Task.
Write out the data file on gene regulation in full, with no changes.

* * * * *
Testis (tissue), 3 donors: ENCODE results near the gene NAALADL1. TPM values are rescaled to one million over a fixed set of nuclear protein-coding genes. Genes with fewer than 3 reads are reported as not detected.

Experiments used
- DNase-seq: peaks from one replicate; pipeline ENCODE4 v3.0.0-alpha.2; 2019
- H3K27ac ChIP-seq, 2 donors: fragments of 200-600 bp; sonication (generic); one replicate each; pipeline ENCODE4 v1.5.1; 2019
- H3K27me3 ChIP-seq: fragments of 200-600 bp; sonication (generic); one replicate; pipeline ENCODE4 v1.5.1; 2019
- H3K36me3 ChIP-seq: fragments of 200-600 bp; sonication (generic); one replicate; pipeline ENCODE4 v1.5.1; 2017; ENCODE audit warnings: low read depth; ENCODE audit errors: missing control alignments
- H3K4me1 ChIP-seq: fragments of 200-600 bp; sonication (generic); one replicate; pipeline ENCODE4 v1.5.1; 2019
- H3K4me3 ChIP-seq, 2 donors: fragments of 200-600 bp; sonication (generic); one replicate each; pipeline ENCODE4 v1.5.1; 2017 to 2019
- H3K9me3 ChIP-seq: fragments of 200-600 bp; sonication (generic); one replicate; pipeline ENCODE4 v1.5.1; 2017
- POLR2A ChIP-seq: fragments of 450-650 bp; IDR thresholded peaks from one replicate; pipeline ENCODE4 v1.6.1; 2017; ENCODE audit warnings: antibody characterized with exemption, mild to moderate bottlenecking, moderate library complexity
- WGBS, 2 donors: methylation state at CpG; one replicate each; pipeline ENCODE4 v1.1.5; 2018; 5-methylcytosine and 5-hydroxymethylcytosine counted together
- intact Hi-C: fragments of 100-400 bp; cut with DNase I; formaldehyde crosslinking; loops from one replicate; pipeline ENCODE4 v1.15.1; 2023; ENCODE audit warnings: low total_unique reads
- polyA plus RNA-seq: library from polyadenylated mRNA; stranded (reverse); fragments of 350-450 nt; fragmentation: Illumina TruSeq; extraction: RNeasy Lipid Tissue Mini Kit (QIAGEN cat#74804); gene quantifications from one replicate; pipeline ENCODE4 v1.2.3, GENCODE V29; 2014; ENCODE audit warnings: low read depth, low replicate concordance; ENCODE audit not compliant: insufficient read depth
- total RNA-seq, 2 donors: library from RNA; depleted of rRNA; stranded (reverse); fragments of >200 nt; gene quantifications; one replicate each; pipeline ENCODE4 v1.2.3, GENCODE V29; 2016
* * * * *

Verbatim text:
Testis (tissue), 3 donors: ENCODE results near the gene NAALADL1. TPM values are rescaled to one million over a fixed set of nuclear protein-coding genes. Genes with fewer than 3 reads are reported as not detected.

Experiments used
- DNase-seq: peaks from one replicate; pipeline ENCODE4 v3.0.0-alpha.2; 2019
- H3K27ac ChIP-seq, 2 donors: fragments of 200-600 bp; sonication (generic); one replicate each; pipeline ENCODE4 v1.5.1; 2019
- H3K27me3 ChIP-seq: fragments of 200-600 bp; sonication (generic); one replicate; pipeline ENCODE4 v1.5.1; 2019
- H3K36me3 ChIP-seq: fragments of 200-600 bp; sonication (generic); one replicate; pipeline ENCODE4 v1.5.1; 2017; ENCODE audit warnings: low read depth; ENCODE audit errors: missing control alignments
- H3K4me1 ChIP-seq: fragments of 200-600 bp; sonication (generic); one replicate; pipeline ENCODE4 v1.5.1; 2019
- H3K4me3 ChIP-seq, 2 donors: fragments of 200-600 bp; sonication (generic); one replicate each; pipeline ENCODE4 v1.5.1; 2017 to 2019
- H3K9me3 ChIP-seq: fragments of 200-600 bp; sonication (generic); one replicate; pipeline ENCODE4 v1.5.1; 2017
- POLR2A ChIP-seq: fragments of 450-650 bp; IDR thresholded peaks from one replicate; pipeline ENCODE4 v1.6.1; 2017; ENCODE audit warnings: antibody characterized with exemption, mild to moderate bottlenecking, moderate library complexity
- WGBS, 2 donors: methylation state at CpG; one replicate each; pipeline ENCODE4 v1.1.5; 2018; 5-methylcytosine and 5-hydroxymethylcytosine counted together
- intact Hi-C: fragments of 100-400 bp; cut with DNase I; formaldehyde crosslinking; loops from one replicate; pipeline ENCODE4 v1.15.1; 2023; ENCODE audit warnings: low total_unique reads
- polyA plus RNA-seq: library from polyadenylated mRNA; stranded (reverse); fragments of 350-450 nt; fragmentation: Illumina TruSeq; extraction: RNeasy Lipid Tissue Mini Kit (QIAGEN cat#74804); gene quantifications from one replicate; pipeline ENCODE4 v1.2.3, GENCODE V29; 2014; ENCODE audit warnings: low read depth, low replicate concordance; ENCODE audit not compliant: insufficient read depth
- total RNA-seq, 2 donors: library from RNA; depleted of rRNA; stranded (reverse); fragments of >200 nt; gene quantifications; one replicate each; pipeline ENCODE4 v1.2.3, GENCODE V29; 2016